Yury Gogotsi, PhD University Trustee and Bach Professor, is co-PI on the NSF funded Center for MXene Synthesis, Tunability and Reactivity (M-STAR) project. Gogotsi will study direct synthesis of MXenes by salt-assisted templating, in which a salt with a closely matching lattice parameters, like KCl, serves as a template to form an intermediate 2D product (e.g., MoO2) and facilitates MXene (e.g., Mo2C) formation without coarsening upon salt melting. Ability to produce flakes with thicknesses from monolayer (0.36 nm) to 10-layers (4.55 nm) will allow for study of the thickness effect on fundamental properties of MXenes, including their electrocatalytic activity. The availability of large flakes of different thickness will also allow for studying the influence of the basal plane, edge sites, and thickness of Mo2C and other MXenes on HER catalytic activity.
Christopher Li, PhD, professor of materials science and engineering, has received funding from the ACS Petroleum Research Fund to develop a novel compatibilizer to facilitate plastic recycling. Polyolefins, mainly polyethylene (PE) and isotactic polypropylene (iPP), are the most abundantly produced plastics worldwide and they also account for the largest footprint in waste generation. Because of their excellent chemical stability, chemically upcycling polyolefins is challenging. Mechanical recycling PE and iPP, on the other hand, is typically hindered by the extremely difficult sorting process. One possible solution is to recycle and reuse them together as polymer blends, however, despite their chemical similarity, PE and iPP do not mix well and their blends typically are brittle with poor mechanical properties. In this project, Li’s group aims to develop a new compatibilizer system that can effectively weld PE and iPP to make tough blends from recycled resin mixtures.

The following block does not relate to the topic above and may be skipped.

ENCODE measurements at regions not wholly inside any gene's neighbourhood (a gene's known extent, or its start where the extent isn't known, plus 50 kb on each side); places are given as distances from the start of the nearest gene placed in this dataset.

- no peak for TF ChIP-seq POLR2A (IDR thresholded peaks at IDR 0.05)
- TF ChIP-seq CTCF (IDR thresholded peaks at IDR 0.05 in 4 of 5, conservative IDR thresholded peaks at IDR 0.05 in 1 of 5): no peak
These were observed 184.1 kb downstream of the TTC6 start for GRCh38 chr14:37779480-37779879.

Steven May, PhD, professor and department head of materials science and engineering, Megan Creighton, PhD, assistant professor of chemical and biological engineering, and Yong-Jie Hu, PhD, assistant professor of materials science and engineering, have received a two-year NSF-FuSe (Future of Semiconductors) grant to develop research capabilities and collaborations centered around germanium oxide-based semiconductors that are of interest for applications such as power electronics and infrared detection. Together with faculty from the University of Minnesota, University of Michigan, Washington State University and University of Texas, El Paso, they will address fundamental scientific and engineering challenges associated with material design, manufacturing, property control and device integration, all of which are required to move germanium oxide semiconductors from academic laboratories into society-benefiting technologies such as electric vehicles and autonomous systems.
Antonios Zavaliangos, PhD, A. W. Grosvenor Professor of materials science and engineering, is co-PI on the NSF-MRI funded acquisition of a state-of-the-art high-resolution X-ray computed tomography (XCT) system. The new instrument caters to the research needs of faculty, staff and students across Drexel University in addition to the Drexel-affiliated Academy of Natural Sciences and St. Christopher’s Hospital for Children. It will further promote cutting-edge regional and nationwide collaborations with both universities and industry. This XCT system addresses the limiting technical and performance issues of the previous system and surpasses other similar and commercially available XCT systems in terms of capability. Specifically, it offers (a) improved submicron spatial resolution and nanometer-sized voxels, (b) contrast-enhancement using X-ray phase changes, (c) allows the evaluation of larger specimens compared to the existing systems, (d) is equipped with an X-ray source with voltage and power output which is appropriate for a wider range of materials, and (e) can accommodate in-situ testing stages without compromising the resolution.